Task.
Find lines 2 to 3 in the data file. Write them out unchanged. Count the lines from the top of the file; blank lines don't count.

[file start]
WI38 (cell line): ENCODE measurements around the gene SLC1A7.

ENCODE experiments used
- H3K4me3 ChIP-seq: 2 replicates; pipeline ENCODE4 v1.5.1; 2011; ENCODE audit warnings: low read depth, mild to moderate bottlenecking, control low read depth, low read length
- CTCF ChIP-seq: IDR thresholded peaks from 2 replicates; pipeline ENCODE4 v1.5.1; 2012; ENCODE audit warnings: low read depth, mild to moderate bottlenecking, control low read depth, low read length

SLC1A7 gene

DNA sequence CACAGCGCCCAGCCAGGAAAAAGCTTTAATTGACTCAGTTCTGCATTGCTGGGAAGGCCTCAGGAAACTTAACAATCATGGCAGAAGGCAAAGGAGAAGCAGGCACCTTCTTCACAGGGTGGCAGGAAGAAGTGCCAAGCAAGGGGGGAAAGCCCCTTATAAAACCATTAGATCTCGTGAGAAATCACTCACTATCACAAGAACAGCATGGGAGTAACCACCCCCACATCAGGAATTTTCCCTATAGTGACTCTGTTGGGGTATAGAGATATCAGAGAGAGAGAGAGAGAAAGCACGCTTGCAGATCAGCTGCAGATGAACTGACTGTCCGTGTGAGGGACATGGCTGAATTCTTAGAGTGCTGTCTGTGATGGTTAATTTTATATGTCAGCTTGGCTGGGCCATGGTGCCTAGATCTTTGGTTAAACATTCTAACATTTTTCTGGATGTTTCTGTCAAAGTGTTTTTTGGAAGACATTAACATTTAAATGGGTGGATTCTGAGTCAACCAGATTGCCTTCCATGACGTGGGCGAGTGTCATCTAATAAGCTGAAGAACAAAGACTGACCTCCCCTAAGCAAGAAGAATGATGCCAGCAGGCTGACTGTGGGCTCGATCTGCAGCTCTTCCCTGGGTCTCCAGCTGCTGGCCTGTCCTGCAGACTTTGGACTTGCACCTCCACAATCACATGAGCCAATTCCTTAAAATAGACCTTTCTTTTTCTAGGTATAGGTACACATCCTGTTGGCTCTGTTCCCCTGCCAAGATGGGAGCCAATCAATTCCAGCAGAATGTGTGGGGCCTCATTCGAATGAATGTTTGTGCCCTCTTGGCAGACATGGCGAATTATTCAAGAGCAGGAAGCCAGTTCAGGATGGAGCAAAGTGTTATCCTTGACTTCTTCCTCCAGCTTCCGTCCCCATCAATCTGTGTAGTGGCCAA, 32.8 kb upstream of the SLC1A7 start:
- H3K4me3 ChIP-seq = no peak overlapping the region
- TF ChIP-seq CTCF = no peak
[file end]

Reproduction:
ENCODE experiments used
- H3K4me3 ChIP-seq: 2 replicates; pipeline ENCODE4 v1.5.1; 2011; ENCODE audit warnings: low read depth, mild to moderate bottlenecking, control low read depth, low read length